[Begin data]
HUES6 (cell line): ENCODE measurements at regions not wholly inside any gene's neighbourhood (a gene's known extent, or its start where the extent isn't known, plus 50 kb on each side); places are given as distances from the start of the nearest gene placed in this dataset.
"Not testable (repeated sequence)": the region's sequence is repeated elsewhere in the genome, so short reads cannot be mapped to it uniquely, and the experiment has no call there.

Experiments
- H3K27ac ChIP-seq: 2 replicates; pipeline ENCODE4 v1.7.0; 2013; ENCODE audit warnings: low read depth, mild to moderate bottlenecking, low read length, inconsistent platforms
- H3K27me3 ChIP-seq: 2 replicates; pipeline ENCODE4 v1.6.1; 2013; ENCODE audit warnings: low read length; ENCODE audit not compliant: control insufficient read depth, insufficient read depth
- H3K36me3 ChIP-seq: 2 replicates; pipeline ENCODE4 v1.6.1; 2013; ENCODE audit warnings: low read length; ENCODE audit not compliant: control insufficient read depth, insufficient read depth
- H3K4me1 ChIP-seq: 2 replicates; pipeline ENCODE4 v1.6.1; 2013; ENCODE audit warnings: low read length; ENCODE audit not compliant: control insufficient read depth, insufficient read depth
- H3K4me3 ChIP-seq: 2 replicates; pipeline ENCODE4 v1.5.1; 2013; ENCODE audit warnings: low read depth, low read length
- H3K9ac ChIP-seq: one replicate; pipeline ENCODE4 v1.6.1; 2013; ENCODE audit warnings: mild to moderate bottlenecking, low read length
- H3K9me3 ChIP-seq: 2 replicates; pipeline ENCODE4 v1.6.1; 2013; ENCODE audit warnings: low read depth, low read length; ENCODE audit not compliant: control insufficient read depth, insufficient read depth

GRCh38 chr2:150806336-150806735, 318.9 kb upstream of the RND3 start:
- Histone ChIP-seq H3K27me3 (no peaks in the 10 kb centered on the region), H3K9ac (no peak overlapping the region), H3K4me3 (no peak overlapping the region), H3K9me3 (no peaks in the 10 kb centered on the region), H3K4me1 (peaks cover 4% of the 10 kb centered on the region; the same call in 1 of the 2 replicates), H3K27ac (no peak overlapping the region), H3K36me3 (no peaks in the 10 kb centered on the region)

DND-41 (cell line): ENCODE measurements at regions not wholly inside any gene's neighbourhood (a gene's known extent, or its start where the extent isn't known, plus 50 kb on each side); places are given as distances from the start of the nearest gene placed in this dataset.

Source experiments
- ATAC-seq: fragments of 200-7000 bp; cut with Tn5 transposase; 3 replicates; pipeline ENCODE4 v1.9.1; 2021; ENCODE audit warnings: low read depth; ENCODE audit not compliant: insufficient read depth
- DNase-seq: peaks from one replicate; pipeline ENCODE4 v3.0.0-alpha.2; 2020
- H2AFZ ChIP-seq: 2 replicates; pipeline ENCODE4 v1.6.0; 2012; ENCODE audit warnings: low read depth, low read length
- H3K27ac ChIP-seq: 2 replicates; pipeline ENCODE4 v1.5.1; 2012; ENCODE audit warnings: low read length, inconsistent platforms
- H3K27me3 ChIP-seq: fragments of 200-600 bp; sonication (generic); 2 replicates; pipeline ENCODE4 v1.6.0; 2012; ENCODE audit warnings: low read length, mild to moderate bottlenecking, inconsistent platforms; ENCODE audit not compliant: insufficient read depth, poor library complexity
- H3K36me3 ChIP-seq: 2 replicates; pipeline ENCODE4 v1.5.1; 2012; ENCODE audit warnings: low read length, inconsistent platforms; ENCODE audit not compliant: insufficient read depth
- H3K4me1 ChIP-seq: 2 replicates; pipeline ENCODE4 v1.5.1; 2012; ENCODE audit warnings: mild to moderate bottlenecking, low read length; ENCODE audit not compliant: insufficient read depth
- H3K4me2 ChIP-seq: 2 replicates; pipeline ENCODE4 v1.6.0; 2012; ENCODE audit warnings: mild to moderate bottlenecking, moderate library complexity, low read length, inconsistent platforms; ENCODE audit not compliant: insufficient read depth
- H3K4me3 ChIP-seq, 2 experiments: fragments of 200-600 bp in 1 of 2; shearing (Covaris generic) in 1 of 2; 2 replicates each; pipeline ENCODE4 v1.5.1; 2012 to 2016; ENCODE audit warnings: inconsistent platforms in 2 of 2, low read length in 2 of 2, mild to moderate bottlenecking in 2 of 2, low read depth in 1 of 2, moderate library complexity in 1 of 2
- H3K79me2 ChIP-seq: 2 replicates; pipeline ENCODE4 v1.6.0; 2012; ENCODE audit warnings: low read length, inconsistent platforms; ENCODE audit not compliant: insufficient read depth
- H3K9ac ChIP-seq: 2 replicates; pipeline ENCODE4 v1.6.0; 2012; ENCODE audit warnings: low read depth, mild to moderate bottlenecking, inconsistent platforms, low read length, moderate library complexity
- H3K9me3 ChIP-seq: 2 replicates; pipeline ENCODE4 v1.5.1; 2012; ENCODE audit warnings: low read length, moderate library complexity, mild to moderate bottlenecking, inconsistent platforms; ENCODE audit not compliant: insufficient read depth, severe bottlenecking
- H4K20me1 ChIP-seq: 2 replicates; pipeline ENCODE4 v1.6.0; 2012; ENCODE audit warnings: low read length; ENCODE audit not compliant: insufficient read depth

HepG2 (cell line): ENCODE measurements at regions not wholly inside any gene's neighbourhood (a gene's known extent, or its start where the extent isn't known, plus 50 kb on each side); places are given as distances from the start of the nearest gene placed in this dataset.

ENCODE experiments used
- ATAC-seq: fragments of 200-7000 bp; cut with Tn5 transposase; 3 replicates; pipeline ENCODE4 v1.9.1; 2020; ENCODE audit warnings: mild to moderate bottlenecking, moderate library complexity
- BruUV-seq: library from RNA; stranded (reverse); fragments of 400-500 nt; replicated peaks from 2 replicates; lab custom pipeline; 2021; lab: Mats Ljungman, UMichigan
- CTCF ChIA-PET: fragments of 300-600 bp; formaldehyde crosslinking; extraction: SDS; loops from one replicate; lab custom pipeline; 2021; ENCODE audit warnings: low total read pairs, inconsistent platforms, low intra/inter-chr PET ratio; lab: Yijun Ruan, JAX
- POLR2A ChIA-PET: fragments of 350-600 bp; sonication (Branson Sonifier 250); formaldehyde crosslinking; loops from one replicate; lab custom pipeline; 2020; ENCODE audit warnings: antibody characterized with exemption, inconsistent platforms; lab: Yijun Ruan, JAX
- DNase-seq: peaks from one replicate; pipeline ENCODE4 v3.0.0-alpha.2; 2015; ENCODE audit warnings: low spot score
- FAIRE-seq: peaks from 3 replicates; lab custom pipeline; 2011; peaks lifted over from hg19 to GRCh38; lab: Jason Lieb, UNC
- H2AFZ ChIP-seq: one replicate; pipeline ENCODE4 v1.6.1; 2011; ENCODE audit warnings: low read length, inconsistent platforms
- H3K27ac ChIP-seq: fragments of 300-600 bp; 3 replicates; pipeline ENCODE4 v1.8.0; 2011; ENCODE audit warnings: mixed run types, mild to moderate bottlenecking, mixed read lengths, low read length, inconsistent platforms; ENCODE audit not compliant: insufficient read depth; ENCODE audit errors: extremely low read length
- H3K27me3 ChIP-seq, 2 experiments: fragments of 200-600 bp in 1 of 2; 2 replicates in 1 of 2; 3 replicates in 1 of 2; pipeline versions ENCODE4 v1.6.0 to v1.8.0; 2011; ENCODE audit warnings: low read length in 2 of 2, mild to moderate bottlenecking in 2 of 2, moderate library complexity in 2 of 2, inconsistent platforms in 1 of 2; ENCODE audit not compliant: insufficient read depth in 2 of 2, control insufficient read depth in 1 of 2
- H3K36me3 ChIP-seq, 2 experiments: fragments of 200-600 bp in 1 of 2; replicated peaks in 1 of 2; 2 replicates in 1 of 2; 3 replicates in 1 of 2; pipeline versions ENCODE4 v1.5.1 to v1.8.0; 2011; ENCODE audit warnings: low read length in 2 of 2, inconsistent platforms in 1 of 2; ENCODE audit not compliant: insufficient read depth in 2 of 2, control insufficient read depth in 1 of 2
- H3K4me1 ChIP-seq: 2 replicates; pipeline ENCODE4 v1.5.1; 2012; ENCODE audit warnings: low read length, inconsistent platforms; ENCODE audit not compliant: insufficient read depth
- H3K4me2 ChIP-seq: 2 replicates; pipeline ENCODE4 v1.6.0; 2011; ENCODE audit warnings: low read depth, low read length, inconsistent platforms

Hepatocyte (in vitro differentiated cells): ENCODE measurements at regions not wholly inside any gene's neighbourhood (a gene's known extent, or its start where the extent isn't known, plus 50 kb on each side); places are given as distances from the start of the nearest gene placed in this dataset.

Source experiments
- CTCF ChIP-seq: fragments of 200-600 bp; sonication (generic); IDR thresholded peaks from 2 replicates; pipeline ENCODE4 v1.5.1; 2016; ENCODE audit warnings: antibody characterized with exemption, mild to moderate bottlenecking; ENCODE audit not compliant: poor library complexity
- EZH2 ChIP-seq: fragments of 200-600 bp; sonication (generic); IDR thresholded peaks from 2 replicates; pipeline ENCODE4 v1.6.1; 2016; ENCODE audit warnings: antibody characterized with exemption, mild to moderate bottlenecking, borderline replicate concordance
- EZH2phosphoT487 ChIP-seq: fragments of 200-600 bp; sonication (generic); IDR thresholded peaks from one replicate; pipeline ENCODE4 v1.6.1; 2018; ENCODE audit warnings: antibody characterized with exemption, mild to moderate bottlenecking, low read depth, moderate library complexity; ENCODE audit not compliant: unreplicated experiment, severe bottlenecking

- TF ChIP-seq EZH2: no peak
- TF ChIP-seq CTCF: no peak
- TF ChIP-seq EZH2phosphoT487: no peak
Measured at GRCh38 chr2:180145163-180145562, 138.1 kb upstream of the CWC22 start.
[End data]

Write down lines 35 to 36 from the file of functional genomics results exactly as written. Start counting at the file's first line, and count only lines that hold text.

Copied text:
- FAIRE-seq: peaks from 3 replicates; lab custom pipeline; 2011; peaks lifted over from hg19 to GRCh38; lab: Jason Lieb, UNC
- H2AFZ ChIP-seq: one replicate; pipeline ENCODE4 v1.6.1; 2011; ENCODE audit warnings: low read length, inconsistent platforms